Rory Johnston explains why the US can’t use liquified natural gas exports to undercut Russia in Europe:
Most of the natural gas that could potentially head for Europe is already committed in long-term supply contracts. … Furthermore, most of those contracts are in Asia, where natural gas prices are higher than in Europe. The United States does not sell natural gas, nor does Europe buy it; commercial entities do, and these companies are not going to voluntarily lose money in order to advance American interests. As Michael Levi explains, the U.S. government “can create a framework in which commercial entities can sell gas, but after that, it’s up to those businesses to decide where the gas goes.”
Meghan O’Sullivan suggests US oil production could hit Russia harder and faster:
Russia’s real vulnerability lies in the price of oil, not in the realm of gas.
Revenue from gas sales abroad make up 8 percent to 9 percent of the Russian budget, while oil revenue accounts for a much heftier 37 percent to 38 percent. It was not that long ago that a prolonged collapse in the price of oil undermined the foundations of the Soviet Union, according to former Deputy Prime Minister Yegor Gaidar. The U.S., by adding 2.5 million barrels of oil to global markets in the last three years, has prevented the price of oil from edging higher in the face of disruptions in Libya, Iran and elsewhere. Should the U.S. continue to increase its oil production, as is widely assumed, it could create pressure to further lower the price.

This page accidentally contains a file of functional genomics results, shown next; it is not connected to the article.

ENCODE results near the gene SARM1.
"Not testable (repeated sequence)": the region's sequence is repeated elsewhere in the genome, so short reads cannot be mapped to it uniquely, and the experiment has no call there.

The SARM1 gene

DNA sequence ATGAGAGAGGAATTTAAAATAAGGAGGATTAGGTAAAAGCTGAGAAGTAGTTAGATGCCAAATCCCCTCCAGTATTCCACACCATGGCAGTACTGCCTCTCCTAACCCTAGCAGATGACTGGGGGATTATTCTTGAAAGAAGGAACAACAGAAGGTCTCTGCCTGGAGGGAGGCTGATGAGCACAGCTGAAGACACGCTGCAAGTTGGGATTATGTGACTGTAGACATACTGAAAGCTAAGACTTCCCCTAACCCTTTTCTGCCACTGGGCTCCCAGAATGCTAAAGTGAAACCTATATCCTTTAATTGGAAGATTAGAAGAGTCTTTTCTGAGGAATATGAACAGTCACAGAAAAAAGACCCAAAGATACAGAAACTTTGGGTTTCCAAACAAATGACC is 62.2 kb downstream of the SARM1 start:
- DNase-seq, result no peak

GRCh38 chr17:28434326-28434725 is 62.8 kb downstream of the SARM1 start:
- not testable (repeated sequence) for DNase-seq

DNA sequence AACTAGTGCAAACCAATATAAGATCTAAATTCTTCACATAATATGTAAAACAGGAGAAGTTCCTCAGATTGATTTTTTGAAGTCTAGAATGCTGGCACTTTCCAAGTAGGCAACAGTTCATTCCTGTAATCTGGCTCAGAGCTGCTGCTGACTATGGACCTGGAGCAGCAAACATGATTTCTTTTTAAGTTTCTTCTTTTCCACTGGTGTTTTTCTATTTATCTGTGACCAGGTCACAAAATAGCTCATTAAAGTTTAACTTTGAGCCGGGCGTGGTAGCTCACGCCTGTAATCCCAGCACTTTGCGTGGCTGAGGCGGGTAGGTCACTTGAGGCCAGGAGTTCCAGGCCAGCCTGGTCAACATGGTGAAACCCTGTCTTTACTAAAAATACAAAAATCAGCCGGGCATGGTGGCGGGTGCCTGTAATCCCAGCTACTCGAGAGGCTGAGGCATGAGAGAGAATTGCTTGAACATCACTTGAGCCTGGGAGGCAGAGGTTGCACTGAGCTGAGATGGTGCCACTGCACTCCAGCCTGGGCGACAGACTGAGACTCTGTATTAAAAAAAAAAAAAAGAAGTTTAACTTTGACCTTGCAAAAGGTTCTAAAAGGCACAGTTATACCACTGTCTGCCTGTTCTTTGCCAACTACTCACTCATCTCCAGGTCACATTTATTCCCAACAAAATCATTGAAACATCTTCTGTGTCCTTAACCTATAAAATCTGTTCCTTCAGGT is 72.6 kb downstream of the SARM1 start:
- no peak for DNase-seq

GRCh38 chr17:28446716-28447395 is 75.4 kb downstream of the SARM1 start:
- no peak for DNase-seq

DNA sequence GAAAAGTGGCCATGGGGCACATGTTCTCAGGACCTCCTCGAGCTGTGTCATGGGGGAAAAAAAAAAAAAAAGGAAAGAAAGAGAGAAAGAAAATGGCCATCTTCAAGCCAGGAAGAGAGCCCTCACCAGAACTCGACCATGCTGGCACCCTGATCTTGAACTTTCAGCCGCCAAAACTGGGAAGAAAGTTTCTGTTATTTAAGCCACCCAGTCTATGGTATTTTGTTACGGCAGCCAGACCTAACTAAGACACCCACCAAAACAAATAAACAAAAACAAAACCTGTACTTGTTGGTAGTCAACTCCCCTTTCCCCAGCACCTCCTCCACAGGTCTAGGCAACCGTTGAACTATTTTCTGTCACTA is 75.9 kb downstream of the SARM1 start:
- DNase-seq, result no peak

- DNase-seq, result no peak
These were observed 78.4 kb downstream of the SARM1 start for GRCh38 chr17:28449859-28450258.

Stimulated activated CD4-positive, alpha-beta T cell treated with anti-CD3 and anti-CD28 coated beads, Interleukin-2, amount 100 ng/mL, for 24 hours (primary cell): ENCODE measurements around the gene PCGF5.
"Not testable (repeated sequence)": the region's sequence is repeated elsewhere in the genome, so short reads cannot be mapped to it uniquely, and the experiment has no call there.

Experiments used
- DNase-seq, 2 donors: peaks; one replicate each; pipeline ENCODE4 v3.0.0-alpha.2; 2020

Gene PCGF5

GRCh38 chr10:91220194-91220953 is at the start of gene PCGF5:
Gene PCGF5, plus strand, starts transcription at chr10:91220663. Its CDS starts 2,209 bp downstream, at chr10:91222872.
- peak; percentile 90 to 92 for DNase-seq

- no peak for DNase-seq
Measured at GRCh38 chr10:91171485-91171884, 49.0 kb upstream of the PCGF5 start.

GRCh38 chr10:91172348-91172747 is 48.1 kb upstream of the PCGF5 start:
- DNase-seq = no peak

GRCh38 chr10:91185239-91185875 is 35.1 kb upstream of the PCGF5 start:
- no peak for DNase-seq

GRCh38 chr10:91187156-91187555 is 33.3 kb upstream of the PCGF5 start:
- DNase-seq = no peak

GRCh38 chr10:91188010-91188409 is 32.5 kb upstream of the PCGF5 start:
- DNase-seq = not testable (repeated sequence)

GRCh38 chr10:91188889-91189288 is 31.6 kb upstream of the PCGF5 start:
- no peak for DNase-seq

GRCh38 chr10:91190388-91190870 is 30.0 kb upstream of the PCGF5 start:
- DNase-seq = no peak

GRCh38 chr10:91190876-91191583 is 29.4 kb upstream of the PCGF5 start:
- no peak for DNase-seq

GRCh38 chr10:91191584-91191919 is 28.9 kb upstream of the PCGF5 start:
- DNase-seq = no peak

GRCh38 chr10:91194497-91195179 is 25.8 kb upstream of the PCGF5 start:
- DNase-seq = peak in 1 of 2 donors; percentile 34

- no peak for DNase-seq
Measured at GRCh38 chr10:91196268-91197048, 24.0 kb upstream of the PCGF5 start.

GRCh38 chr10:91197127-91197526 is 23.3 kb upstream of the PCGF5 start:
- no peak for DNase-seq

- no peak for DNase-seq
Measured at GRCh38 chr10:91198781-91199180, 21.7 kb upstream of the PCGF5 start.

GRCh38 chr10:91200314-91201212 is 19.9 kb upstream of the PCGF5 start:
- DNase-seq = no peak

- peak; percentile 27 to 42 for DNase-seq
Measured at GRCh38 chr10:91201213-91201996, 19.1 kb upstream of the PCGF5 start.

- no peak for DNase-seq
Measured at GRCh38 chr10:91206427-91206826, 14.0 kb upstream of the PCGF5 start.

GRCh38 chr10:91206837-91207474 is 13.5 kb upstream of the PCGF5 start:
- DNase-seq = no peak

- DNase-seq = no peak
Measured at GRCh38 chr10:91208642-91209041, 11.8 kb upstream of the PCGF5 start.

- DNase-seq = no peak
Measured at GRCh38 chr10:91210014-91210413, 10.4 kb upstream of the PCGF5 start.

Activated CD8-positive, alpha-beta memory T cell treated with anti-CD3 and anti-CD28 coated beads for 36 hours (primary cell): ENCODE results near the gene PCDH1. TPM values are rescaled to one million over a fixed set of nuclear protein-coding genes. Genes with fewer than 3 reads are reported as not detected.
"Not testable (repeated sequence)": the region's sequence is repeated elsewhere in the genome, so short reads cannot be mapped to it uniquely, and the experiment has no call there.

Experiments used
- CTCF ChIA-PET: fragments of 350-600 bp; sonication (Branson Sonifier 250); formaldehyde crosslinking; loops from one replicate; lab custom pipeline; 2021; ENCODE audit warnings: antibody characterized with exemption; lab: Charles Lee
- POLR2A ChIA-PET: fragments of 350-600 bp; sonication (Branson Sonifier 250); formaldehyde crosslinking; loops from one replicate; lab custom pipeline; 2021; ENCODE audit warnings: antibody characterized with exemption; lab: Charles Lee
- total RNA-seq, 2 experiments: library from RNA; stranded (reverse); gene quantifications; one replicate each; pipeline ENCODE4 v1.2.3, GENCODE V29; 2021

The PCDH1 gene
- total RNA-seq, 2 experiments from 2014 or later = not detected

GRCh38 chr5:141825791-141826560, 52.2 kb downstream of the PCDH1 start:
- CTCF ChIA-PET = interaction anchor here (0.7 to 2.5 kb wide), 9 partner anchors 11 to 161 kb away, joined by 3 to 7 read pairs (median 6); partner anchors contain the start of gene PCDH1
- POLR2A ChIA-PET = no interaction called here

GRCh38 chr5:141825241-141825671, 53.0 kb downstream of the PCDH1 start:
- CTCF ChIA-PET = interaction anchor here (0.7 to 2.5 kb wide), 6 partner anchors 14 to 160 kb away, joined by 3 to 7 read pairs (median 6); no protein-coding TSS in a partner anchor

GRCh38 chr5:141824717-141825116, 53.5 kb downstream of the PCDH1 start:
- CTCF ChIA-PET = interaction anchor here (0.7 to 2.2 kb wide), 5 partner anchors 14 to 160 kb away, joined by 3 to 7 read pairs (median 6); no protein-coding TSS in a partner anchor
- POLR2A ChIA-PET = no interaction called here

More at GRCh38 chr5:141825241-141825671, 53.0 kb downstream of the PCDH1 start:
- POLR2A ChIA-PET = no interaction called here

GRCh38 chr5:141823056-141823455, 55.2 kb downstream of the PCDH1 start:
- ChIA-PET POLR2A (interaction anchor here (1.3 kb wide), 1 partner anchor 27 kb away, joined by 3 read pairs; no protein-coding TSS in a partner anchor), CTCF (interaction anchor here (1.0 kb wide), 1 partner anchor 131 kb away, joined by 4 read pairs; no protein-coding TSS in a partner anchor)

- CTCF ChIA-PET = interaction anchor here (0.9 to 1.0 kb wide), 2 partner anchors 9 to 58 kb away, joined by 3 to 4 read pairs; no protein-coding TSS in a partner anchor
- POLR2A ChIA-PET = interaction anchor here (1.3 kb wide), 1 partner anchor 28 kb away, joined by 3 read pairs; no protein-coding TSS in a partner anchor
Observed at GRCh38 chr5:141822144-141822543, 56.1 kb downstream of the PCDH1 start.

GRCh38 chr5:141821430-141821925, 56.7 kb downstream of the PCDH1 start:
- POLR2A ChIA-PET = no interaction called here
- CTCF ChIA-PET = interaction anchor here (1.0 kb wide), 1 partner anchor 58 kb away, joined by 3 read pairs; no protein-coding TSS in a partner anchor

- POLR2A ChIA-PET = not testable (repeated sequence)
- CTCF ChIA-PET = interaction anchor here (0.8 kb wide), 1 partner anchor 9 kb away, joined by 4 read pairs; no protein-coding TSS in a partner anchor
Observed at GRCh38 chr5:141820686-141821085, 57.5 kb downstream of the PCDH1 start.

It would not take a huge price collapse to harm Putin’s regime; already, the Russian economy is struggling, and the government has made across-the-board cuts. Plus, Putin’s power comes in large measure from extensive patronage networks made possible by high oil prices. To balance its budget, Russia needs oil prices of about $110 (the current price is about $108). A further dip in oil prices is the largest challenge on the horizon to Putin.
Matt Steinglass calls a time-out:
The idea that America can defeat Russian irredentism in Eastern Europe by deregulating its own energy industries is frankly ridiculous. Deregulation can make airline tickets cheaper. It cannot stop the Russian army. Energy-industry deregulation has become part of the standard Republican line on Crimea largely because of the relentless self-congratulatory process by which political actors cement their followers’ ideological convictions. Leaders apply such flattery like a soothing unguent, assuring their backers that the things they already believe in would have solved every imaginable problem in advance, if only the foolish opposition had gone along. This helps fuse ideological blocs into coherent, hard-to-dent juggernauts.